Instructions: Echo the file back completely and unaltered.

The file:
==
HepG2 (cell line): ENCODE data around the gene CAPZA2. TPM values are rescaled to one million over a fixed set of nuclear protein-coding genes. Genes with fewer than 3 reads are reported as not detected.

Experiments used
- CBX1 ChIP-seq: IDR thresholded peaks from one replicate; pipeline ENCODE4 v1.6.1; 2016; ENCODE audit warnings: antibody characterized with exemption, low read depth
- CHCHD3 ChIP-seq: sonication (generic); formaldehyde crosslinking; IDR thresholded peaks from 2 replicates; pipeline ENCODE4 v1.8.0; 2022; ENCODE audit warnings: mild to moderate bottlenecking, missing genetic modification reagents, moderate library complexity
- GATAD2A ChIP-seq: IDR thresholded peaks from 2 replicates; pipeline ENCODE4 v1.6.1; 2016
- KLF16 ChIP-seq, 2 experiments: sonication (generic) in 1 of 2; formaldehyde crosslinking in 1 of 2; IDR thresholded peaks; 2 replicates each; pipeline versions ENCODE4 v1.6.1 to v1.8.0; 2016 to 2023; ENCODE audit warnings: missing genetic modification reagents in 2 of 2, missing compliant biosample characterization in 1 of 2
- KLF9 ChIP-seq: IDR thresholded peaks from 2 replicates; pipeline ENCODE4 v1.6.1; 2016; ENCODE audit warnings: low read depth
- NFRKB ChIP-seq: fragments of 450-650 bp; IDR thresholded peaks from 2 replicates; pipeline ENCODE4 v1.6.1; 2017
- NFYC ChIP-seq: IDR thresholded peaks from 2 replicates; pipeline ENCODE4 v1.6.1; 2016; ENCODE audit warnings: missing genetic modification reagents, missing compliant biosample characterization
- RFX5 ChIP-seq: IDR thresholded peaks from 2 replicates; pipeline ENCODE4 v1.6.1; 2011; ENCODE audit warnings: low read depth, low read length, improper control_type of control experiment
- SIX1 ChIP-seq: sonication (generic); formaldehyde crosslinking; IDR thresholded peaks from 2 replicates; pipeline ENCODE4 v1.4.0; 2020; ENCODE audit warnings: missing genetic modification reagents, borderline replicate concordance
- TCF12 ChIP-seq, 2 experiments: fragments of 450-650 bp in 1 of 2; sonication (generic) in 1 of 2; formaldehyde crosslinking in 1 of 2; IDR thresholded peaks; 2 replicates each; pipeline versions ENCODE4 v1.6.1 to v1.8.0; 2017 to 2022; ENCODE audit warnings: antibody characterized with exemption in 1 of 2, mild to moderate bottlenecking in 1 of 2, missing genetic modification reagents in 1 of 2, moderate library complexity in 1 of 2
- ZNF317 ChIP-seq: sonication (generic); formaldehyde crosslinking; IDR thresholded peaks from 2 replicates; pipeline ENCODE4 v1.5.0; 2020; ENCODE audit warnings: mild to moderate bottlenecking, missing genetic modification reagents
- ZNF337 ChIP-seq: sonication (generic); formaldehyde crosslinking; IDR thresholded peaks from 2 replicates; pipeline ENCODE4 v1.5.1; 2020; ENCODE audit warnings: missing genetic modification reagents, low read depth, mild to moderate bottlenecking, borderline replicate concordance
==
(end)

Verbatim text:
HepG2 (cell line): ENCODE data around the gene CAPZA2. TPM values are rescaled to one million over a fixed set of nuclear protein-coding genes. Genes with fewer than 3 reads are reported as not detected.

Experiments used
- CBX1 ChIP-seq: IDR thresholded peaks from one replicate; pipeline ENCODE4 v1.6.1; 2016; ENCODE audit warnings: antibody characterized with exemption, low read depth
- CHCHD3 ChIP-seq: sonication (generic); formaldehyde crosslinking; IDR thresholded peaks from 2 replicates; pipeline ENCODE4 v1.8.0; 2022; ENCODE audit warnings: mild to moderate bottlenecking, missing genetic modification reagents, moderate library complexity
- GATAD2A ChIP-seq: IDR thresholded peaks from 2 replicates; pipeline ENCODE4 v1.6.1; 2016
- KLF16 ChIP-seq, 2 experiments: sonication (generic) in 1 of 2; formaldehyde crosslinking in 1 of 2; IDR thresholded peaks; 2 replicates each; pipeline versions ENCODE4 v1.6.1 to v1.8.0; 2016 to 2023; ENCODE audit warnings: missing genetic modification reagents in 2 of 2, missing compliant biosample characterization in 1 of 2
- KLF9 ChIP-seq: IDR thresholded peaks from 2 replicates; pipeline ENCODE4 v1.6.1; 2016; ENCODE audit warnings: low read depth
- NFRKB ChIP-seq: fragments of 450-650 bp; IDR thresholded peaks from 2 replicates; pipeline ENCODE4 v1.6.1; 2017
- NFYC ChIP-seq: IDR thresholded peaks from 2 replicates; pipeline ENCODE4 v1.6.1; 2016; ENCODE audit warnings: missing genetic modification reagents, missing compliant biosample characterization
- RFX5 ChIP-seq: IDR thresholded peaks from 2 replicates; pipeline ENCODE4 v1.6.1; 2011; ENCODE audit warnings: low read depth, low read length, improper control_type of control experiment
- SIX1 ChIP-seq: sonication (generic); formaldehyde crosslinking; IDR thresholded peaks from 2 replicates; pipeline ENCODE4 v1.4.0; 2020; ENCODE audit warnings: missing genetic modification reagents, borderline replicate concordance
- TCF12 ChIP-seq, 2 experiments: fragments of 450-650 bp in 1 of 2; sonication (generic) in 1 of 2; formaldehyde crosslinking in 1 of 2; IDR thresholded peaks; 2 replicates each; pipeline versions ENCODE4 v1.6.1 to v1.8.0; 2017 to 2022; ENCODE audit warnings: antibody characterized with exemption in 1 of 2, mild to moderate bottlenecking in 1 of 2, missing genetic modification reagents in 1 of 2, moderate library complexity in 1 of 2
- ZNF317 ChIP-seq: sonication (generic); formaldehyde crosslinking; IDR thresholded peaks from 2 replicates; pipeline ENCODE4 v1.5.0; 2020; ENCODE audit warnings: mild to moderate bottlenecking, missing genetic modification reagents
- ZNF337 ChIP-seq: sonication (generic); formaldehyde crosslinking; IDR thresholded peaks from 2 replicates; pipeline ENCODE4 v1.5.1; 2020; ENCODE audit warnings: missing genetic modification reagents, low read depth, mild to moderate bottlenecking, borderline replicate concordance